[Coco] Document Formatting (was: Hello All)
John E. Malmberg
wb8tyw at qsl.net
Sun May 30 20:57:29 EDT 2004
Robert Emery wrote:
> I'm still a little confused as to what this SP2 will actually do. It looks like
> you're saying it will put everyone back to text-only, not allowing html email
> content by default rather than relying on a user setting it that way.
The problem with HTML or rich text being sent as default is that it is
making an assumption that the receiver is able to deal with the content.
One of my relatives thinking that they were doing a favor put my
e-mail addresses in on an information sheet for a web page. That web
page sent an e-mail that was 2 Megabytes in size. Just to make sure
that it arrived OK, they sent 4 copies.
The web site apparently did not tell them how big the e-mail would be or
in what format.
A sender must not ever assume by default that anything other than plain
text is welcome by the recipient. Mail client software that makes that
assumption by default is either being ignorant of existing history, or
trying to force a shift. And IMHO, trying to force such a shift is rude.
New users to Internet e-mail should be warned that they should only send
HTML or rich text to receivers that want it as it is an "Extension" to
Getting the mail clients to default to plain text for Internet e-mail is
a good thing.
Mozilla has three settings.
Basic HTML will only use a subset of functions, none of the exploitable
HTML code will run.
Full HTML will do everything, with the exceptions below.
Scripting is separately enabled/disabled by the user. [This should be
done for safety]
Display of external links is enabled/disabled by the user. Not only
does this allow the spammer to confirm that your ISP has poor spam
control, at least one spammer is including a boot loader to download
some addition spyware. Some folks on news.admin.net-abuse.email are
trying to figure out what exactly it does. Apparently it is not
tripping the all of the virus scanners.
Display of included pictures is enabled/disabled by the user. Turned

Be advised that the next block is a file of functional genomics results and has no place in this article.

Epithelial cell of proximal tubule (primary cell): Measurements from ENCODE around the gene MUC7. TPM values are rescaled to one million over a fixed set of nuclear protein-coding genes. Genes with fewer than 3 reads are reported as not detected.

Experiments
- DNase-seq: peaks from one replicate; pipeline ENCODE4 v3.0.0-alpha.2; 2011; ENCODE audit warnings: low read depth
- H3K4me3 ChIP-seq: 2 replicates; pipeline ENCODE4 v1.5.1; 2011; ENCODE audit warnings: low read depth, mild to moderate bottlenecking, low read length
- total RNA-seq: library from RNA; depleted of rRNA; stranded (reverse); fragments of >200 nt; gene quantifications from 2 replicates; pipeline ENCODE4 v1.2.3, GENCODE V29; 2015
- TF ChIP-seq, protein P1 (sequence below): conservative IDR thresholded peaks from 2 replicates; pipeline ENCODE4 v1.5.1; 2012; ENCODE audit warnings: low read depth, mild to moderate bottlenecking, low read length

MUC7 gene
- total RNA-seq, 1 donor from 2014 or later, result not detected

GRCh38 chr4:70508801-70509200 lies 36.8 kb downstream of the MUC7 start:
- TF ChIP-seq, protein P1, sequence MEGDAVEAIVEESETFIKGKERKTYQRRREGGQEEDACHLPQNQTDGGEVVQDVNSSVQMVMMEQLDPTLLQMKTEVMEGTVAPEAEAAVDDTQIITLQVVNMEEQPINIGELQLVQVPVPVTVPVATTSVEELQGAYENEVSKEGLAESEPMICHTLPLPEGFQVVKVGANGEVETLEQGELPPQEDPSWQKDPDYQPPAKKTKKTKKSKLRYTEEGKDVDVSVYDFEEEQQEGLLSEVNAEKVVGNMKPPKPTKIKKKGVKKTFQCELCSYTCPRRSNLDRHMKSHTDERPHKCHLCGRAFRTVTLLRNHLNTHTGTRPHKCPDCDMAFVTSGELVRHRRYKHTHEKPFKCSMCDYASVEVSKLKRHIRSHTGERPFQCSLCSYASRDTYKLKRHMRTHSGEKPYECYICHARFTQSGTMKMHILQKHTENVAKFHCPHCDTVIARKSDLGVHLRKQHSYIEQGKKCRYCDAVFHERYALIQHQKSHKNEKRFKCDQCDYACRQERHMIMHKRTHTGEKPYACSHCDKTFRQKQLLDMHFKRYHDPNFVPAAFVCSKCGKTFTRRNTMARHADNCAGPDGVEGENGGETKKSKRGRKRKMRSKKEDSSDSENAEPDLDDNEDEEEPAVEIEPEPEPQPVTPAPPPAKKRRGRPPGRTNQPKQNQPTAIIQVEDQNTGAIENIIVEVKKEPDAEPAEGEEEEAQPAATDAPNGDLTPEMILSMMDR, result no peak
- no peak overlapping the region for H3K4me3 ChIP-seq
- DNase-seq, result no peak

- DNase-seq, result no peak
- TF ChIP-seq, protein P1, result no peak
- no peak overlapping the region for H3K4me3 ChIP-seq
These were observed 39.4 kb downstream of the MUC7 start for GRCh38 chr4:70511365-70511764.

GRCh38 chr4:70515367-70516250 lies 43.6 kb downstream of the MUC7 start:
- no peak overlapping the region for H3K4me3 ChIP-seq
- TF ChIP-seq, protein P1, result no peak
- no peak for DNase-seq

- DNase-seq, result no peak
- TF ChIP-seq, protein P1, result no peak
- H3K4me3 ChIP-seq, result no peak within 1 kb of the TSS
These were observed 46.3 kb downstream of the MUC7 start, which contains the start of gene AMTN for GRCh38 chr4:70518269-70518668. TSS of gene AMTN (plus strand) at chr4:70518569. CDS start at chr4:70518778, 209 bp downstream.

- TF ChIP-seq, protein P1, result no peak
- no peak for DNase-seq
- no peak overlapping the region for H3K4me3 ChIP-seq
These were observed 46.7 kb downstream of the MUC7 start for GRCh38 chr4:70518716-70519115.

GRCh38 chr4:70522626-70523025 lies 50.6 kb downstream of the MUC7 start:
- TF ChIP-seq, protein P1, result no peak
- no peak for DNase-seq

off because I do not need to see what is in spam. Also worms were using
a bug in the way that Microsoft determined how to display the content to
> I agree, a little color, italics and bold can greatly enhance a message. RTF
> (rich-text) was great for that, and not a security risk like html has been. I
> wonder why that was never included in email's abilities. That's another of the
> various reasons I like the forums Roger has at CoCo3.com... you can do those
> things, and safely.
RTF is/was a proprietary format and I am not sure that it ever has been
publicly documented, just reverse engineered.
E-mail originally allowed such escape sequences to be sent for boding
and such, and that was before the ANSI standardization of terminals.
Exploits were done where if you could guess the recipients terminal
type, you could take control of it, or do minor pranks.
So e-mail was restricted to 7 bit printable ASCII to stop those exploits.
Who ever decided to set up e-mail clients to be able to render advanced
content was totally ignorant of why the restriction was put in, or they
would have limited the display capability. I do not think it was
Microsoft that made that original mistake.
One of the other basic problems with anything other than plain text is
that it is hard for the sender do know what the receiver can handle in
The sending of alternative formats does not solve all the problems,
because it makes it even worse for people who have low bandwidth or low
HTML and other formats on a web page do not put an additional burden on
the browser as the browser can decide what it wants to download, and the
browser can tell the server what it's capabilities are and how it
prefers to do things.
E-mail is open loop. Unless the sender has received some previous
communications, they do not know what is acceptable to the recipient.
If your display has 16 Million colors, and mine only has 256, if you
select a color that I do not have, the substitutions may be bad. If you
set a font that I do not have there is the same problem. If you specify
a font size, it may not be one that I can display.
A display that looks good on your 15" monitor at 800 * 600 resolution,
may be totally unreadable on my 19" monitor that is set to 1280 * 1024
What people do not realize in when formatting web pages or other content
for remote interpretation is that the formatting needs to be considered
a suggestion, and their document must not depend on the hints being
taken to display correctly.
And unfortunately much of the authoring/composing software available
does not generate the tags as if they were optional, nor do they allow
the person to see how their composition will show up under various
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